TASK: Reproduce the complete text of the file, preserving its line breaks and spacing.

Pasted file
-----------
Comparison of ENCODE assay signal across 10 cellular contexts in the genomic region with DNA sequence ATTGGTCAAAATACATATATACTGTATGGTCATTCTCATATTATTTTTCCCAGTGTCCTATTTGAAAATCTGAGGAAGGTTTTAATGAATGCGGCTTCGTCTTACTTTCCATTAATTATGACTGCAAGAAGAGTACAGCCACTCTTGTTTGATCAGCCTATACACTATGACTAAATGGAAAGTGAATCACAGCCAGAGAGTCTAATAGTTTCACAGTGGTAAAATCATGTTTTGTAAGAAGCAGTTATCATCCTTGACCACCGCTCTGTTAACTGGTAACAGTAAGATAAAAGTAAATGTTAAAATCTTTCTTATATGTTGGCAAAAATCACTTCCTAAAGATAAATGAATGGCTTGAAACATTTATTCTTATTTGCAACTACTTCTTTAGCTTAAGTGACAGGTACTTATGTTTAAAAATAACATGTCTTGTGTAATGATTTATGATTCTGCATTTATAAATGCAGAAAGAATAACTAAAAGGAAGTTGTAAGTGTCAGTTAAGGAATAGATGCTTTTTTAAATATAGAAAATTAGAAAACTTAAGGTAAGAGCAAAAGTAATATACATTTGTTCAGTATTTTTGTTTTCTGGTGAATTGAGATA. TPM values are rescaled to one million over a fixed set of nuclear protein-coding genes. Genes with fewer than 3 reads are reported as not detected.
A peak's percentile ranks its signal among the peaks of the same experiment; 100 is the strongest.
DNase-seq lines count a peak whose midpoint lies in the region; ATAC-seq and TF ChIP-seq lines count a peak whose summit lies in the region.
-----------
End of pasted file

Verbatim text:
Comparison of ENCODE assay signal across 10 cellular contexts in the genomic region with DNA sequence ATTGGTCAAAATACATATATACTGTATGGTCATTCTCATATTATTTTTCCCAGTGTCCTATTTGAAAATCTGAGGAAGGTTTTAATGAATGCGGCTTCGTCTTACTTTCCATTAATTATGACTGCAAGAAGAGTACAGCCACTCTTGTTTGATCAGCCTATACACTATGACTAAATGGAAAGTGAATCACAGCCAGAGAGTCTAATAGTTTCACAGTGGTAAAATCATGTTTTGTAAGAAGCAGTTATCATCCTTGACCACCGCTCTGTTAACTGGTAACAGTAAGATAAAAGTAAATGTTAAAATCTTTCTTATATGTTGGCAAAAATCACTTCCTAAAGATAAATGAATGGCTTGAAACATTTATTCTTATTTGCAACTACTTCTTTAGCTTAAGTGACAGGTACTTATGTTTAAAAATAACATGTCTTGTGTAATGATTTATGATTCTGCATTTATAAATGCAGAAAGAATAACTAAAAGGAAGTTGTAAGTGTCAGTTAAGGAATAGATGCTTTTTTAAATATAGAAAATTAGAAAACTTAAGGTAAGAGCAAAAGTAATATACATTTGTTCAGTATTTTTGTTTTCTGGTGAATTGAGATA. TPM values are rescaled to one million over a fixed set of nuclear protein-coding genes. Genes with fewer than 3 reads are reported as not detected.
A peak's percentile ranks its signal among the peaks of the same experiment; 100 is the strongest.
DNase-seq lines count a peak whose midpoint lies in the region; ATAC-seq and TF ChIP-seq lines count a peak whose summit lies in the region.